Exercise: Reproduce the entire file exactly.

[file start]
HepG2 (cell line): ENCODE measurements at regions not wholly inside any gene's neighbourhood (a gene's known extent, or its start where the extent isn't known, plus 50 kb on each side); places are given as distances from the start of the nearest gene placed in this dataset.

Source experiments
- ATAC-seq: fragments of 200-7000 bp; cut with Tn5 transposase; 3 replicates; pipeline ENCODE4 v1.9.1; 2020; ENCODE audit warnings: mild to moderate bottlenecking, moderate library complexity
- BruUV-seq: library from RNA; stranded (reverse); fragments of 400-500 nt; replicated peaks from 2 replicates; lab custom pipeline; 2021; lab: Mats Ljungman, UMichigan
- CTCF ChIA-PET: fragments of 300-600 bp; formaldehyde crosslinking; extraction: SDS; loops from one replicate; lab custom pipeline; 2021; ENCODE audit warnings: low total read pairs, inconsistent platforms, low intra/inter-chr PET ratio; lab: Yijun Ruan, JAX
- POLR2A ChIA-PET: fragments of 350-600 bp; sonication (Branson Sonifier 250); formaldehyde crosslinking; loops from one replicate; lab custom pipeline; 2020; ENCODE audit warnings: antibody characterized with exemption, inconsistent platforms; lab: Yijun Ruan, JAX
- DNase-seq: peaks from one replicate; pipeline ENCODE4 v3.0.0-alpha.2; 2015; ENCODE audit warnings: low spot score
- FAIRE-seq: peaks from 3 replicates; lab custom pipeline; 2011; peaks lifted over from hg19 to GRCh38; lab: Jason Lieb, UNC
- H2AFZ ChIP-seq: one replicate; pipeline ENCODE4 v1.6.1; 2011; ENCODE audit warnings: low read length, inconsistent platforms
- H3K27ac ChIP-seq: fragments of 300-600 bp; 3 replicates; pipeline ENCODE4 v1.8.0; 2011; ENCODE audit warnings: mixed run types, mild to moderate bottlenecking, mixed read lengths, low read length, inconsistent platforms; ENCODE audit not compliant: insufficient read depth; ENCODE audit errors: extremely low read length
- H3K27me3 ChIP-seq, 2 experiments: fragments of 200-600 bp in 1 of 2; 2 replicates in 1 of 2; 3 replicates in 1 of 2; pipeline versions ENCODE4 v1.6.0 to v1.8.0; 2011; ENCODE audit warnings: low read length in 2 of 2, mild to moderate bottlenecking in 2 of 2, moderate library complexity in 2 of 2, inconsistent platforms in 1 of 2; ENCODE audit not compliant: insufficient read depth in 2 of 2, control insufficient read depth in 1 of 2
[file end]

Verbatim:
HepG2 (cell line): ENCODE measurements at regions not wholly inside any gene's neighbourhood (a gene's known extent, or its start where the extent isn't known, plus 50 kb on each side); places are given as distances from the start of the nearest gene placed in this dataset.

Source experiments
- ATAC-seq: fragments of 200-7000 bp; cut with Tn5 transposase; 3 replicates; pipeline ENCODE4 v1.9.1; 2020; ENCODE audit warnings: mild to moderate bottlenecking, moderate library complexity
- BruUV-seq: library from RNA; stranded (reverse); fragments of 400-500 nt; replicated peaks from 2 replicates; lab custom pipeline; 2021; lab: Mats Ljungman, UMichigan
- CTCF ChIA-PET: fragments of 300-600 bp; formaldehyde crosslinking; extraction: SDS; loops from one replicate; lab custom pipeline; 2021; ENCODE audit warnings: low total read pairs, inconsistent platforms, low intra/inter-chr PET ratio; lab: Yijun Ruan, JAX
- POLR2A ChIA-PET: fragments of 350-600 bp; sonication (Branson Sonifier 250); formaldehyde crosslinking; loops from one replicate; lab custom pipeline; 2020; ENCODE audit warnings: antibody characterized with exemption, inconsistent platforms; lab: Yijun Ruan, JAX
- DNase-seq: peaks from one replicate; pipeline ENCODE4 v3.0.0-alpha.2; 2015; ENCODE audit warnings: low spot score
- FAIRE-seq: peaks from 3 replicates; lab custom pipeline; 2011; peaks lifted over from hg19 to GRCh38; lab: Jason Lieb, UNC
- H2AFZ ChIP-seq: one replicate; pipeline ENCODE4 v1.6.1; 2011; ENCODE audit warnings: low read length, inconsistent platforms
- H3K27ac ChIP-seq: fragments of 300-600 bp; 3 replicates; pipeline ENCODE4 v1.8.0; 2011; ENCODE audit warnings: mixed run types, mild to moderate bottlenecking, mixed read lengths, low read length, inconsistent platforms; ENCODE audit not compliant: insufficient read depth; ENCODE audit errors: extremely low read length
- H3K27me3 ChIP-seq, 2 experiments: fragments of 200-600 bp in 1 of 2; 2 replicates in 1 of 2; 3 replicates in 1 of 2; pipeline versions ENCODE4 v1.6.0 to v1.8.0; 2011; ENCODE audit warnings: low read length in 2 of 2, mild to moderate bottlenecking in 2 of 2, moderate library complexity in 2 of 2, inconsistent platforms in 1 of 2; ENCODE audit not compliant: insufficient read depth in 2 of 2, control insufficient read depth in 1 of 2